It’s difficult to read articles like the one I just read (including 30+ comments) on KevinMD re the ugly (and sometimes harmful) state of the current EMR usage healthcare-wide. (Read it here.)
As a healthcare and IT professional, it hurts to know the systems are so broken. But what I can do is to make the EMR usage as smooth and productive as possible within the scope of my skill.
Not that good people aren’t doing amazing things with the EMR design and it’s usage. They are! And the challenges are often very steep, for almost everybody who uses today’s EMR. It’s an uneasy situation with competing agendas and mandates on board in multiple environments.
The interface used in today’s healthcare setting has come along way since the EMR was first used in billing. There’s a lot of power at every desktop that delivers the EMR from clinics, hospitals and outreach sites. If a provider uses it every day in limited ways for defined purposes and scopes the daily headaches for these providers are usually manageable. As the scope of the usage broadens so it seems does the risk of “speed bumps” turning up, delaying what ought to be fairly straightforward processes.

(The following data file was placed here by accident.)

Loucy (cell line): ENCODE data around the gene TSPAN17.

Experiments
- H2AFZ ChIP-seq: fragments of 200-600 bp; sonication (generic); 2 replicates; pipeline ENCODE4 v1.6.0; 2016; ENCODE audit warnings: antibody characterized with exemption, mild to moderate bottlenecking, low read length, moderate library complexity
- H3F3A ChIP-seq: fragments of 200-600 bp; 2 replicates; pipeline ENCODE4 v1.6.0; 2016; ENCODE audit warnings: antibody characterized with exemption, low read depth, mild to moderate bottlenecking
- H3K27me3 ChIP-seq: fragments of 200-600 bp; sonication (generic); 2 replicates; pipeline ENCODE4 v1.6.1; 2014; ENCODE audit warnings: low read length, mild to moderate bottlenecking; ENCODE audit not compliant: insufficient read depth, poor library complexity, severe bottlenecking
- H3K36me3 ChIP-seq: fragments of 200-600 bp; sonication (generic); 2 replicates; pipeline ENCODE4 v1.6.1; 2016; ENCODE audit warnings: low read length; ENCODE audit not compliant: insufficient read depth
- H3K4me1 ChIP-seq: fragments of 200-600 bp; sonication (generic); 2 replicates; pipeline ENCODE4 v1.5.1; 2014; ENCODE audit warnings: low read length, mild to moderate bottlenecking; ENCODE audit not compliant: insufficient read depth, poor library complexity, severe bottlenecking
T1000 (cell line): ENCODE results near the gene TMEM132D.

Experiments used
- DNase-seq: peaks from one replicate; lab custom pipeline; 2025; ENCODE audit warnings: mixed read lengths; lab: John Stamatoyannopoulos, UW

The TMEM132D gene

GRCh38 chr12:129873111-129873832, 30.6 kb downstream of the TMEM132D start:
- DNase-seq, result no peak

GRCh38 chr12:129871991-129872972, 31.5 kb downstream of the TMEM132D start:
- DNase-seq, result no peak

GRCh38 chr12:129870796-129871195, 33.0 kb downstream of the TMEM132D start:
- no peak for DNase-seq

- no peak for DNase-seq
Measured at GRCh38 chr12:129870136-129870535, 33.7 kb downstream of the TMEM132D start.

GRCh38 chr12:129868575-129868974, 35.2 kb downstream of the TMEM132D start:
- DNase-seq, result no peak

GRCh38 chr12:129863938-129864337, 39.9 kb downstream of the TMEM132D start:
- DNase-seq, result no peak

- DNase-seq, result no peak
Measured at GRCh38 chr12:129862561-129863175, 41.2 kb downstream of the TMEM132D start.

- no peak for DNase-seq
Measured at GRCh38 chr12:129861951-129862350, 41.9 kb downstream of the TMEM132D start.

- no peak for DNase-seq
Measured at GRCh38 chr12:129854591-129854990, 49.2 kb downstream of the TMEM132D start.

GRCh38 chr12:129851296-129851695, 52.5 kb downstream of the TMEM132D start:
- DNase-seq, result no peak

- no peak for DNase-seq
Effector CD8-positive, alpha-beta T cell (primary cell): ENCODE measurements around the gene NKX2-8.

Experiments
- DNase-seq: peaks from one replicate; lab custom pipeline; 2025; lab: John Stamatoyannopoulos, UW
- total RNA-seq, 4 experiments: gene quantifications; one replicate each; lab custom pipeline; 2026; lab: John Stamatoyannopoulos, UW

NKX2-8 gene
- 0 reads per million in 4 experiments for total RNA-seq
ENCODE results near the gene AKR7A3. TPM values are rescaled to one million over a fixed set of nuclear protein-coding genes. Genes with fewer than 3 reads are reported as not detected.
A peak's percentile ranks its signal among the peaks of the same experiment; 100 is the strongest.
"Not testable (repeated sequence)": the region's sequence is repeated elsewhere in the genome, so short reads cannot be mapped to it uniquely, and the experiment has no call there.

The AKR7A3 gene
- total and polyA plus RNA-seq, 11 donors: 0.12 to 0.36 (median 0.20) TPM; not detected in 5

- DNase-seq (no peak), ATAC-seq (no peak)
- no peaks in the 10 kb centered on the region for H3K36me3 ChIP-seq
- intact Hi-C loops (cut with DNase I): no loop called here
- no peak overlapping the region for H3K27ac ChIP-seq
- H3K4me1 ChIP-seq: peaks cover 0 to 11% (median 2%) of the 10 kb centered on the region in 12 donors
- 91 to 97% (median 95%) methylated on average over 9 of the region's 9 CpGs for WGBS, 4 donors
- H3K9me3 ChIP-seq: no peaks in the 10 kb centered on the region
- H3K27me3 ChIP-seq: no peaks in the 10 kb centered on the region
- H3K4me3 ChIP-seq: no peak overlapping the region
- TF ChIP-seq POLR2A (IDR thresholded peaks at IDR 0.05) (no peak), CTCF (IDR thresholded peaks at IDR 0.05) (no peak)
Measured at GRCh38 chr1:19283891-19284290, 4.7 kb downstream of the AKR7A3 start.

The exchange of data to outside third parties ought to be a clean and clear transfer of secure data. This is what modern users of technology experience in other areas of their lives. Healthcare professionals don’t experience this same sort of interoperability in healthcare. To be sure, security is of prime importance in this environment, and many, many smart and good people work hard at making the system compliant with this need. They do a great job. Mistakes happen, as they always will, and with them stress and sometimes true harm.
These issues and more add to the adoption-resistant reality for many providers. These providers use their smart phones that are easy and effective, and then return to their EMR begrudgingly. They are not technology adverse. They’ve embraced the new way of doing things but the current state of EMR causes unproductive roadblocks in the streamlined delivery of healthcare. This adds the already stressful environment that many providers already work in.
What to do?
Well, the industry can’t really turn back the hands of time and en masse go back to using paper charts. Institutions have spent too much money and the government mandates are too stiff let that happen. Everything is digital in our contemporary world and to not use an EMR seems backwards. For me, the EMR is a great tool that seems to have been rolled out generally half-backed and painful to update/improve ever since. And transition on this scale is extremely difficult.
I don’t have any sure-fire answers, of course, but I provide help where I can.
I can help with solutions that good hard-working people have made in making EMR usage better and easier to provide access to better patient care at (hopefully) lower costs.
It’s not easy. We’re all in this together to make the EMR and it usage as productive, intuitive and geared towards high quality patient care as possible. We can do this!